SALISBURY, MD—With nearly 10 million acres of farmland in Maryland, Delaware and Virginia, the region attracts thousands of seasonal migrant farm workers each year.
Thanks to Salisbury University and the U.S. Department of Education, some may have an incentive to stay in the area — and teach.
SU recently received a five-year, $2.1 million College Assistance Migrant Program (CAMP) award from the Department of Education. The Initializing Migrant/Minority/Marginalized Power through Opportunities and Widening Educational Representatives (I’M³ POWER) grant will assist first-year, full-time students who are engaged, or whose parents are engaged, in migrant and other seasonal farm work.
Drs. Amber Meyer, Claudia Burgess and Vincent Genareo of SU’s Early and Elementary Education Department applied for the grant, designed to enhance educational opportunities for those who qualify and aspire to be elementary or early childhood educators.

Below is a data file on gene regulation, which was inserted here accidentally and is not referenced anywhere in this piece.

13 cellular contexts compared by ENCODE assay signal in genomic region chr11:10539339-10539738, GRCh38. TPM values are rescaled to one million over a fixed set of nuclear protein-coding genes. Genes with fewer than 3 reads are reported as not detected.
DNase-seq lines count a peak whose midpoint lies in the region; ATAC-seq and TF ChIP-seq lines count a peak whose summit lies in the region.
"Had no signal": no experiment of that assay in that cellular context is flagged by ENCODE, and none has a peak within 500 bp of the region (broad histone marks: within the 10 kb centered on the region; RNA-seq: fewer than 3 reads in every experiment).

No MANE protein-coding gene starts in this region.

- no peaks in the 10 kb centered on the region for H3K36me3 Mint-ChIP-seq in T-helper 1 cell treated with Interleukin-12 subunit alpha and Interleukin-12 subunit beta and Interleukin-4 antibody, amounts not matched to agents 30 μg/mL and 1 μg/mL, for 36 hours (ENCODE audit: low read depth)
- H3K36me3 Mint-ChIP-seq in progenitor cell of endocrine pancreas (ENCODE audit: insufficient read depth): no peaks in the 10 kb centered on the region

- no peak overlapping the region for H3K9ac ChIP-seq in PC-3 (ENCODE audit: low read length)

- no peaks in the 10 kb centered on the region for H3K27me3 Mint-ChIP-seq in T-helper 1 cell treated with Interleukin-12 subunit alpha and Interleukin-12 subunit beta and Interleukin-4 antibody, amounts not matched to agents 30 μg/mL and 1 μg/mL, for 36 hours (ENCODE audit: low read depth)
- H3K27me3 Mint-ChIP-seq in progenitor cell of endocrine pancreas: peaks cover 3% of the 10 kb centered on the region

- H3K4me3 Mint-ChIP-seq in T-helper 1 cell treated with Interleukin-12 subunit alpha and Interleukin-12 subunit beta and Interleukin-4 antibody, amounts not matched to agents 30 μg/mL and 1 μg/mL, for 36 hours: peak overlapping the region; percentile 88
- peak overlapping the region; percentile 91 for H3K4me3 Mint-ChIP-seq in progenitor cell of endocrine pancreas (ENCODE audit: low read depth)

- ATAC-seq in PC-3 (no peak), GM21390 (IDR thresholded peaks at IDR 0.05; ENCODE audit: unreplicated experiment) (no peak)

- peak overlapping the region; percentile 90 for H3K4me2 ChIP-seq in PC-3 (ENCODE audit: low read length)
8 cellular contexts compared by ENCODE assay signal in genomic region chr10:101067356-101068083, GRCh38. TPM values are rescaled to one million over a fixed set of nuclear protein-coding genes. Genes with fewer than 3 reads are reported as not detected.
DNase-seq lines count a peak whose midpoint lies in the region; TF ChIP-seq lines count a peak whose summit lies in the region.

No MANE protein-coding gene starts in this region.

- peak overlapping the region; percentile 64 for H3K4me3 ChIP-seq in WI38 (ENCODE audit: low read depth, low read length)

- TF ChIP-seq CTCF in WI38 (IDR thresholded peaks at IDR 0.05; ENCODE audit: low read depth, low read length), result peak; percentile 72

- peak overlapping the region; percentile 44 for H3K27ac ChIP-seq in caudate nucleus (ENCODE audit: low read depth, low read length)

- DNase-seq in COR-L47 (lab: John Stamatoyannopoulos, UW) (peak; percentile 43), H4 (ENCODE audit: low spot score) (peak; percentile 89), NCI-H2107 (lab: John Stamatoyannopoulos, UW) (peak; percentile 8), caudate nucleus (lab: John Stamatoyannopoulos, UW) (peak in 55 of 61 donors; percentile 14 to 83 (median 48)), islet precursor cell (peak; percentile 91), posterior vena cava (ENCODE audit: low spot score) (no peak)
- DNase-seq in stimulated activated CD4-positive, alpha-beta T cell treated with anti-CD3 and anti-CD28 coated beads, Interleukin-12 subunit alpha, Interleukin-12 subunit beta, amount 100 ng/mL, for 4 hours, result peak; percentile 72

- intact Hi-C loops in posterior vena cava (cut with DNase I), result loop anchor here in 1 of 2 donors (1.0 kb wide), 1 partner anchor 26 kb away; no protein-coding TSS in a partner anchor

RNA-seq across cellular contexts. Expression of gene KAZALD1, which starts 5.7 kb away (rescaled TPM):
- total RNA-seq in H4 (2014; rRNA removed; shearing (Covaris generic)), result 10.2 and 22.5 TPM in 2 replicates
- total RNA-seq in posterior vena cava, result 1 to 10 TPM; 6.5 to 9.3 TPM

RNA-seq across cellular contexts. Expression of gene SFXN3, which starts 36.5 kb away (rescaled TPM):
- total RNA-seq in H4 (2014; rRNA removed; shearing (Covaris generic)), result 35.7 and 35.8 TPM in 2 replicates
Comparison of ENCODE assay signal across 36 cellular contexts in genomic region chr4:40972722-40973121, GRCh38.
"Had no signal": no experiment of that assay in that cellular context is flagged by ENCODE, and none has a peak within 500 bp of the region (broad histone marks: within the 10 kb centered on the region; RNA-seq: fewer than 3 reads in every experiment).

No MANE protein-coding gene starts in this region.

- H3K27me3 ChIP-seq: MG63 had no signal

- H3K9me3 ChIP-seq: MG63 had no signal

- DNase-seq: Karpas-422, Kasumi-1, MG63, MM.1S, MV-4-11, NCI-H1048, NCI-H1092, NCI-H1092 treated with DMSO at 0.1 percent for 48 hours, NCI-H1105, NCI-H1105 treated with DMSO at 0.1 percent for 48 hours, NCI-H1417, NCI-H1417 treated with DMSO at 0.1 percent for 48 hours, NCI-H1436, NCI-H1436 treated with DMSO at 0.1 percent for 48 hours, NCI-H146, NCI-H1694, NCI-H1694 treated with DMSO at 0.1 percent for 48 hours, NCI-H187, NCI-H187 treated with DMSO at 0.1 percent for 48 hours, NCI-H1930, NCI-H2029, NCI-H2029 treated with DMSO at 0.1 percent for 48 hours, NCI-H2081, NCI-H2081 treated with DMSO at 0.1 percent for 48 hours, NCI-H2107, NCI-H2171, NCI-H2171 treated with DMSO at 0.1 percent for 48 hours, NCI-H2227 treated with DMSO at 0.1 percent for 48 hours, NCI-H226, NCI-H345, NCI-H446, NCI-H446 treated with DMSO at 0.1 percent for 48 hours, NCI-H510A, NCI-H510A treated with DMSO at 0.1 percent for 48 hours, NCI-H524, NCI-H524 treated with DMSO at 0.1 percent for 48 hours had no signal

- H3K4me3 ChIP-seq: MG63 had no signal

“With a national, state and local shortage of teachers, particularly those who are culturally and linguistically diverse, this grant will provide communities with highly qualified teachers who can impact all children in meaningful ways,” said Meyer.
Instruction for those receiving the CAMP scholarship will focus on high-impact practices, STEM (science, technology, engineering and mathematics) learning and teaching, and connections between school, culture and family.
“The campus community is excited to welcome CAMP scholars to a dynamic educational environment recognizing that they will enhance learning opportunities by sharing their perspectives, ideas and lived experiences in educational and social settings,” Burgess said.
For more information call 410-543-6030 or visit the SU website at www.salisbury.edu.